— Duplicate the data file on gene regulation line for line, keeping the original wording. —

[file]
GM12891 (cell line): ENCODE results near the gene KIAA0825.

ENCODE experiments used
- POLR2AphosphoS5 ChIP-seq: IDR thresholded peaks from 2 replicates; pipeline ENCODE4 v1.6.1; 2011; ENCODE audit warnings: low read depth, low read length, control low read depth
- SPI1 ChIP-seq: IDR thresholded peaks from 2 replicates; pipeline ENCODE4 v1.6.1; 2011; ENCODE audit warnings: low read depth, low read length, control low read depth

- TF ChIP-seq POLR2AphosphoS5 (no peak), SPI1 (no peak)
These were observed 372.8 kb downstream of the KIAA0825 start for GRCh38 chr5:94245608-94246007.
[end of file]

GM12891 (cell line): ENCODE results near the gene KIAA0825.

ENCODE experiments used
- POLR2AphosphoS5 ChIP-seq: IDR thresholded peaks from 2 replicates; pipeline ENCODE4 v1.6.1; 2011; ENCODE audit warnings: low read depth, low read length, control low read depth
- SPI1 ChIP-seq: IDR thresholded peaks from 2 replicates; pipeline ENCODE4 v1.6.1; 2011; ENCODE audit warnings: low read depth, low read length, control low read depth

- TF ChIP-seq POLR2AphosphoS5 (no peak), SPI1 (no peak)
These were observed 372.8 kb downstream of the KIAA0825 start for GRCh38 chr5:94245608-94246007.